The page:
An attack by Somali pirates came late last week when the maritime bandits hijacked an oil tanker over one thousand miles from the Somalia coast. The seizure of the Greek oil tanker, Irene SL, occurred Wednesday about 200 miles east of the Gulf of Oman; a region that was thought to be safe. This was the second hijacking in this area; causing insurance underwriter’s to re-evaluate the current premiums that ship owners are paying for marine kidnap and ransom coverage.
Brokers stated, “a study last month estimated the total cost of insurance due to Somali piracy was up to $3.2 billion annually.”
Marine kidnap and ransom coverage was first developed around 2008 due to the frequency of pirates seizing ships. The insurance prices continued to rise; initially, because of the demand for coverage, and then later, pursuant to the hijackings becoming more common, and ransom demands rising. The prices had just started to even out last year as more insurers entered the market and improved competition.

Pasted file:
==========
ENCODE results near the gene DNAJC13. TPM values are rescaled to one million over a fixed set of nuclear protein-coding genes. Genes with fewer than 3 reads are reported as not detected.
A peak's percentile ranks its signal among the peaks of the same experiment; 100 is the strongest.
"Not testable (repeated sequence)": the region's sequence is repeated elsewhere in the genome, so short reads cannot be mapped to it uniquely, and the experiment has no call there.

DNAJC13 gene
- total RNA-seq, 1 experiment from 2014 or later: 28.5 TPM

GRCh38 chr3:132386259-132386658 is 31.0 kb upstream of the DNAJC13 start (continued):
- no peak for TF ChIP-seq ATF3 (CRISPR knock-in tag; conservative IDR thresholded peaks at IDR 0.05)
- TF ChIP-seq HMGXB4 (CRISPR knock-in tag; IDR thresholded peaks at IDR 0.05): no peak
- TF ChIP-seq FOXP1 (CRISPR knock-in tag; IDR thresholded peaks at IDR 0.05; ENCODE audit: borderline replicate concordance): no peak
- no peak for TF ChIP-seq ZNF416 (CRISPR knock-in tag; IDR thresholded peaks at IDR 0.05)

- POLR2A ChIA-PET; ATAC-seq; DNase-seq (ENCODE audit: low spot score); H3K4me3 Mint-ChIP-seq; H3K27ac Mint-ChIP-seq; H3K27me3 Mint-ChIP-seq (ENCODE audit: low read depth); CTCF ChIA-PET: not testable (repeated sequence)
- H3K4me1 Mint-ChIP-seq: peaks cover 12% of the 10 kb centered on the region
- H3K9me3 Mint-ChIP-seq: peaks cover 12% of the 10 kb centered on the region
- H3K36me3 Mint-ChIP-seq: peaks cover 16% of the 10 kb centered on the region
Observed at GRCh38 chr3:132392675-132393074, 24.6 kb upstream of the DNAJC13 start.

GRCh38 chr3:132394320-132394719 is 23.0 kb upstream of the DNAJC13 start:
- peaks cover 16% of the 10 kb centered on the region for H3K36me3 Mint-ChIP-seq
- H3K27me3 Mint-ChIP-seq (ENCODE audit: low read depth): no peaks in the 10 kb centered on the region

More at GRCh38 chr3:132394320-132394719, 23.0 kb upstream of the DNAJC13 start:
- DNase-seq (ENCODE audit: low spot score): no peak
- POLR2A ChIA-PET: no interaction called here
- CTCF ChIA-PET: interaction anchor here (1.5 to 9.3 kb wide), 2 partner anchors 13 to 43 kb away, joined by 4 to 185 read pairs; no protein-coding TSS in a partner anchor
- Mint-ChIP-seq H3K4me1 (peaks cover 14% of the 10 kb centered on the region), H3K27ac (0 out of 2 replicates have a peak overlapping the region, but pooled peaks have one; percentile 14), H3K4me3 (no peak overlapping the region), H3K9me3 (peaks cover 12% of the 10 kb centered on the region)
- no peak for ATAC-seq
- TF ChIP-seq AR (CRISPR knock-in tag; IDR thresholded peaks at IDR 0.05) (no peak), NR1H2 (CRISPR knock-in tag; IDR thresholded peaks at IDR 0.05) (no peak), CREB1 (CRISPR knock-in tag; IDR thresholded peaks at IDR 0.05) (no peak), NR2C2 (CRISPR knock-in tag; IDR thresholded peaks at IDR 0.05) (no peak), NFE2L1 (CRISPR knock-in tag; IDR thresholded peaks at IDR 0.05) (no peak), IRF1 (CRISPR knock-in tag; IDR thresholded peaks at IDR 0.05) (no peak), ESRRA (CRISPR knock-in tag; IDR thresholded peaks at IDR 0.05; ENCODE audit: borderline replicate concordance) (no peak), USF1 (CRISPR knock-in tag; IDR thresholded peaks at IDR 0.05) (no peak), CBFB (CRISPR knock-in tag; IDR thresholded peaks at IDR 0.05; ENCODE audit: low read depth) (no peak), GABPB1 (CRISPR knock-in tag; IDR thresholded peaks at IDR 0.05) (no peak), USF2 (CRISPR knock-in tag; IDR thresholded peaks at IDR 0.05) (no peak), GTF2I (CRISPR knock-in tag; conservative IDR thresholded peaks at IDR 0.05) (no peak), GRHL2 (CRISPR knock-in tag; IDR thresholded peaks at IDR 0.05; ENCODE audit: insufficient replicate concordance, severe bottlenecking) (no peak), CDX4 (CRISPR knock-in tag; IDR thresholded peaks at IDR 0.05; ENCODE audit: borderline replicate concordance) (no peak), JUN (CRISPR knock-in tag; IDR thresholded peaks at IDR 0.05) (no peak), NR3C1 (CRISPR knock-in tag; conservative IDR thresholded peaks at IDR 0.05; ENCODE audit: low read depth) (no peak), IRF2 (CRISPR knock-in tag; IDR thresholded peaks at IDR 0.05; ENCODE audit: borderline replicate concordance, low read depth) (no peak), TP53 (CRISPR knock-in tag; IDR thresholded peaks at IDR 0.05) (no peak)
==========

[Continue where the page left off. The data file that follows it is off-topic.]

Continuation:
Sean Woollerson, a marine insurance specialist with (insurance) broker Jardin Lloyd Thompson, commented that “Underwriter’s are paying far more attention to the security measures taken by owners. We can negotiate a discount off the price quoted by underwriters for those measures being put in place.” While other brokers have said that, “insurers are likely to step up their demands that ships operating in pirate-infested waters take physical precautions against attacks.” At this time, the most common type of protection used on the ships is razor wire and safe rooms.
According to John Drake, senior risk consultant with the security firm AKE Ltd., “Premiums may rise further if the Lloyd’s market makes larger losses, and this will continue to push up the price of shipping goods, potentially raising commodity prices in affected markets such as the Gulf.”
A spokeswoman for Hiscox, said, “It’s too early to tell whether the seizure of the Irene SL would spur a fresh rise in premiums.” Hiscox is the largest provider of marine kidnap and ransom coverage in the Lloyd’s market.